Thom Brennaman resigns from Reds after being suspended for on-air homophobic slur


Shortly after using a homophobic slur during a game last month, Cincinnati Reds play-by-play broadcaster Thom Brennaman looked into a Fox Sports Ohio camera and said, “I don’t know if I’m going to be putting on this headset again.”

Now Brennaman has voluntarily given up that headset, resigning Friday from his role with the Reds and Fox Sports Ohio. Brennaman was suspended by the team the night of the incident and the next day by Fox Sports, with whom he also calls NFL games. He has not taken part in any football broadcasts this season.

“The Reds respect Thom Brennaman’s decision to step away from the broadcast booth and applaud his heartfelt efforts of reconciliation with the LGBTQ+ community,” Reds owner Bob Castellini said in a statement Friday. “The Brennaman family has been an intrinsic part of the Reds history for nearly 50 years. We sincerely thank Thom for bringing the excitement of Reds baseball to millions of fans during his years in the booth. And we appreciate the warm welcome Thom showed our fans at Redsfest and on the Reds caravan. He is a fantastic talent and a good man who remains part of the Reds family forever. We wish him well.”

“We thank Thom for his contributions to FOX Sports Ohio over the years and join the Reds in wishing him well in his future endeavors,” Fox Sports Cincinnati tweeted.

During the first game of a doubleheader between the Reds and Kansas City Royals on Aug. 19, Brennaman was caught on air saying, “One of the f– capitals of the world” before reading a promotion. Apparently unbeknown to Brennaman, his words spread across social media as he went on to call the first four innings of the second game of the doubleheader.

“I made a comment earlier tonight, that I guess went out over the air, that I am deeply ashamed of,” Brennaman said later in the game. “If I have hurt anyone out there, I can’t tell you how much I say, from the bottom of my heart, I’m so very, very sorry. I pride myself and think of myself as a man of faith.”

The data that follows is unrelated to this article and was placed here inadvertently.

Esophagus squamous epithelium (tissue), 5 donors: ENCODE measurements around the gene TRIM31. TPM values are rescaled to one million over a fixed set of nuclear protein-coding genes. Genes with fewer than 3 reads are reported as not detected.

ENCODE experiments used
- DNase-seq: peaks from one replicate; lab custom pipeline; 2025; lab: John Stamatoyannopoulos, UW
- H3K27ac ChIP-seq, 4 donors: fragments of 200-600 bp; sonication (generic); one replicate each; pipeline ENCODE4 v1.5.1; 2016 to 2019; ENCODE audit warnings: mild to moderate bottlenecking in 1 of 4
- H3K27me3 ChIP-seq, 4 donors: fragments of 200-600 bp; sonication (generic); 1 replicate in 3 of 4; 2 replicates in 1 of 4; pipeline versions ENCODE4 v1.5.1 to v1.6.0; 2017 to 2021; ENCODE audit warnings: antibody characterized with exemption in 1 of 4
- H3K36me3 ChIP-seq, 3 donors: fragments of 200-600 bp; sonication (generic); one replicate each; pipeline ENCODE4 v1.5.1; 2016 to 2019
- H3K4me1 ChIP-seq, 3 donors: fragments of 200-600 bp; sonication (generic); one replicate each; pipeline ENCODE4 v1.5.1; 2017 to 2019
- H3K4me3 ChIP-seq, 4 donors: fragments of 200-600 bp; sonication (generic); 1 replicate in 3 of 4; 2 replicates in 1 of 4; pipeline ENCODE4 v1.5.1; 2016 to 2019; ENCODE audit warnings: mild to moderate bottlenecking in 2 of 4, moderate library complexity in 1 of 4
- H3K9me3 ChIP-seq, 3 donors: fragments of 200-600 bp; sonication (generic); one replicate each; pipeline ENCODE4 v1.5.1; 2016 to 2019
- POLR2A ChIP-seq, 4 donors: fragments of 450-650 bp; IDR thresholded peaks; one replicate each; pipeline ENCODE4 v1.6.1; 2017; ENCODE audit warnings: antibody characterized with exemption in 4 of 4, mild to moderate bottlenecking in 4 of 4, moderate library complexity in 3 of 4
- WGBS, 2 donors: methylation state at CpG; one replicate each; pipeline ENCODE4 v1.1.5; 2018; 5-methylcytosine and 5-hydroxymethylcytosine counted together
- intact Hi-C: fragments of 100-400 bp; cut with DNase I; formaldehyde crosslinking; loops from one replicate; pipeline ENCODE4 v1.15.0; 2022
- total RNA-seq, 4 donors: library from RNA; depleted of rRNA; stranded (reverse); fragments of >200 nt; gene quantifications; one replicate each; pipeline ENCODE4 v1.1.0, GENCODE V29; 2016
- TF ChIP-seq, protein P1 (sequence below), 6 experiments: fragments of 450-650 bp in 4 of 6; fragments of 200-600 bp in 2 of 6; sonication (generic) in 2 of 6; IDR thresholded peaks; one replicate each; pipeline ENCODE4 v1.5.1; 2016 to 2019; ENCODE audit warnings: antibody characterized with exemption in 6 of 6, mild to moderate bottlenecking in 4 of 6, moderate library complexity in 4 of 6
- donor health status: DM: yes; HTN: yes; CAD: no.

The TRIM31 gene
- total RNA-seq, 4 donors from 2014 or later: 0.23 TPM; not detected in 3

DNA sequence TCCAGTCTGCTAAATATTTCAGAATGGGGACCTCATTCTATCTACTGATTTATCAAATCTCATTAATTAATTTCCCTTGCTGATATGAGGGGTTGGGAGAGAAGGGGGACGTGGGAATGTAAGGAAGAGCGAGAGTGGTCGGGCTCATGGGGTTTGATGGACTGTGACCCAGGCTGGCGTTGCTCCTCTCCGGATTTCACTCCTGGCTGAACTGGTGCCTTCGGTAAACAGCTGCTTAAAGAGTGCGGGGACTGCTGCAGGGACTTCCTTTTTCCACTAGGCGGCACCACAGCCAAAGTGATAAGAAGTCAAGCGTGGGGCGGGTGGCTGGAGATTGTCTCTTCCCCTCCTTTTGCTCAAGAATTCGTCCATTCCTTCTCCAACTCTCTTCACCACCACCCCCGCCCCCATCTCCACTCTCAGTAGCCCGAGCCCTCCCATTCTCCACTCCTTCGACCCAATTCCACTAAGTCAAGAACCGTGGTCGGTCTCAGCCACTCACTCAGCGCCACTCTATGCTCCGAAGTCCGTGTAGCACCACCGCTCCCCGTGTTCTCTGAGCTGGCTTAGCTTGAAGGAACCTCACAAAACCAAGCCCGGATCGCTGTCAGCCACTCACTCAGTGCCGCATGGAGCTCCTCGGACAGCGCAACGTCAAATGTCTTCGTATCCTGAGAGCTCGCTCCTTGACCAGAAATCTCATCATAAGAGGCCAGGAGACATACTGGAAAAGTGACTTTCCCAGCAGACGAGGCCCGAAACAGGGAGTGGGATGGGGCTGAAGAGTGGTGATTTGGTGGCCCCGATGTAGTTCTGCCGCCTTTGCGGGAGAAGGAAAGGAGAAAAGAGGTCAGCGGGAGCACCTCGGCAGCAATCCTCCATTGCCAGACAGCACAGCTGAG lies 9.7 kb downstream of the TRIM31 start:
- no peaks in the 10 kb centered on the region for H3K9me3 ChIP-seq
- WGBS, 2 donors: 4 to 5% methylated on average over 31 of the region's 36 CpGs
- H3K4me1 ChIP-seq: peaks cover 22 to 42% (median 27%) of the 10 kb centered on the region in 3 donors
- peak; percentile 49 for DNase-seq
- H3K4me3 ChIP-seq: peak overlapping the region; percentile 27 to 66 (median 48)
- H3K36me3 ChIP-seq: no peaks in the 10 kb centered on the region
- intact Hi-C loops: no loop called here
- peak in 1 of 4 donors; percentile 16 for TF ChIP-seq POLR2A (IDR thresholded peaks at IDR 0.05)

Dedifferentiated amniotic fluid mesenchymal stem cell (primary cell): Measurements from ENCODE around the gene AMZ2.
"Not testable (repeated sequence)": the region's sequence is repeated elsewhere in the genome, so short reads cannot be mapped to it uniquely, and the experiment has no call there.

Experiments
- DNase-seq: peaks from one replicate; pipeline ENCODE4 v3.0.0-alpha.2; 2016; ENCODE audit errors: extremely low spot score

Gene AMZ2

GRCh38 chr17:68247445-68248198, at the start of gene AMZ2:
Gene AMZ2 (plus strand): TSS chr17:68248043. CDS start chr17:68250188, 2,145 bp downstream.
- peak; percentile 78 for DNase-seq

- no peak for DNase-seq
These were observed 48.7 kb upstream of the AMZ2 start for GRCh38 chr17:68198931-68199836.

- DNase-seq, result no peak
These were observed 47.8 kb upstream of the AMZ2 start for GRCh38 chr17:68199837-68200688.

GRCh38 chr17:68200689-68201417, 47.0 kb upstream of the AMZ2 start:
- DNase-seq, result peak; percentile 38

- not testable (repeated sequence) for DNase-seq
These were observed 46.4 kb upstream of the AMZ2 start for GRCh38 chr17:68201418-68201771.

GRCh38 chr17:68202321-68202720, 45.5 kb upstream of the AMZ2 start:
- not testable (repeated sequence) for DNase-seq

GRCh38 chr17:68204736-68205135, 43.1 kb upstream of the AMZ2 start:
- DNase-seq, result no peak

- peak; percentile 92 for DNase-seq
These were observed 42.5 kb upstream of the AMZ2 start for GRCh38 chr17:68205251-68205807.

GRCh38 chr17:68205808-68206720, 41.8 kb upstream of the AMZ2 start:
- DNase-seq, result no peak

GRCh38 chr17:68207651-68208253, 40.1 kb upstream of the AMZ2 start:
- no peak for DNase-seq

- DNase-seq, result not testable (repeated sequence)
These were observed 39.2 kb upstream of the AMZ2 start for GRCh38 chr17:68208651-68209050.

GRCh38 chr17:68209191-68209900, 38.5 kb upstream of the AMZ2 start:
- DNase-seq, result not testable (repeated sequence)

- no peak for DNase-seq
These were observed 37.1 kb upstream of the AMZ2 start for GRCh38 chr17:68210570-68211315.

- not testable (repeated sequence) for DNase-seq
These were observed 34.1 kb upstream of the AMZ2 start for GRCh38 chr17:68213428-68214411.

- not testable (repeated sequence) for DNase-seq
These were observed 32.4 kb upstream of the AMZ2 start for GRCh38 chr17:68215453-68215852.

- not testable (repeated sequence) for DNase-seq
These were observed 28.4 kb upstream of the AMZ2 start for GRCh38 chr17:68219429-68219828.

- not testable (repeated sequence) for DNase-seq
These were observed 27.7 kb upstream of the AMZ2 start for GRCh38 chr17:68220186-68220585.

Reds outfielder Nick Castellanos homered while Brennaman was delivering his apology, leading the broadcaster to pause, call the play and note the score change.

“I don’t know if I’m going to be putting on this headset again,” Brennaman resumed. “I don’t know if it’s going to be for the Reds. I don’t know if it’s going to be for my bosses at Fox. I want to apologize to the people who sign my paycheck, for the Reds, for Fox Sports Ohio, for the people I work with, for anybody that I’ve offended here tonight. I can’t begin to tell you how deeply sorry I am. That is not who I am. It never has been. And I’d like to think maybe I could have some people who can back that up. I am very, very sorry and I beg for your forgiveness.”

Brennaman, 57, had been calling Reds games since 2007 and was in his 33rd consecutive season of broadcasting MLB games. He was slated to announce games on the NFL on Fox for the 27th straight season before his suspension. His father, Marty, was the Reds’ radio voice from 1974 through the end of the 2019 season. Saturday marks the first anniversary of Marty’s final broadcast.

“As a dad, I hurt for him,” Marty Brennaman told the Cincinnati Enquirer that night. “What he said is not a reflection of who Thom Brennaman is. I know that’s not him. But I also feel terrible for the people the comment offended.

“An open mic is the biggest enemy you have,” Marty Brennaman continued. “You always have to be conscious that the microphone could be open. The worst feeling in the world, if you’re not on the air, is that you say something and you hear it coming back into your headset.”

That night, the Reds said in a statement that the organization was “devastated by the horrific, homophobic remark” and that Brennaman was immediately suspended from Reds broadcasts.

“We share our sincerest apologies to the LGBTQ+ community in Cincinnati, Kansas City, all across this country, and beyond,” the statement continued. “The Reds embrace a zero-tolerance policy for bias or discrimination of any kind, and we are truly sorry to anyone who has been offended.”

In a letter published by the Enquirer the day after his remarks, Brennaman apologized again.

“The simple fact is, what I said was wrong,” Brennaman wrote. “I used a word that is both offensive and insulting. In the past hours, I have read about its history; I had no idea it was so rooted in hate and violence and am particularly ashamed that I, someone who makes his living by the use of words, could be so careless and insensitive. It’s a word that should have no place in my vocabulary and I will certainly never utter it again.

“To the LGBTQ+ community – I am truly and deeply sorry. You should never be denigrated with crude and hateful language. I failed you, and I cannot say enough how sorry I am.”

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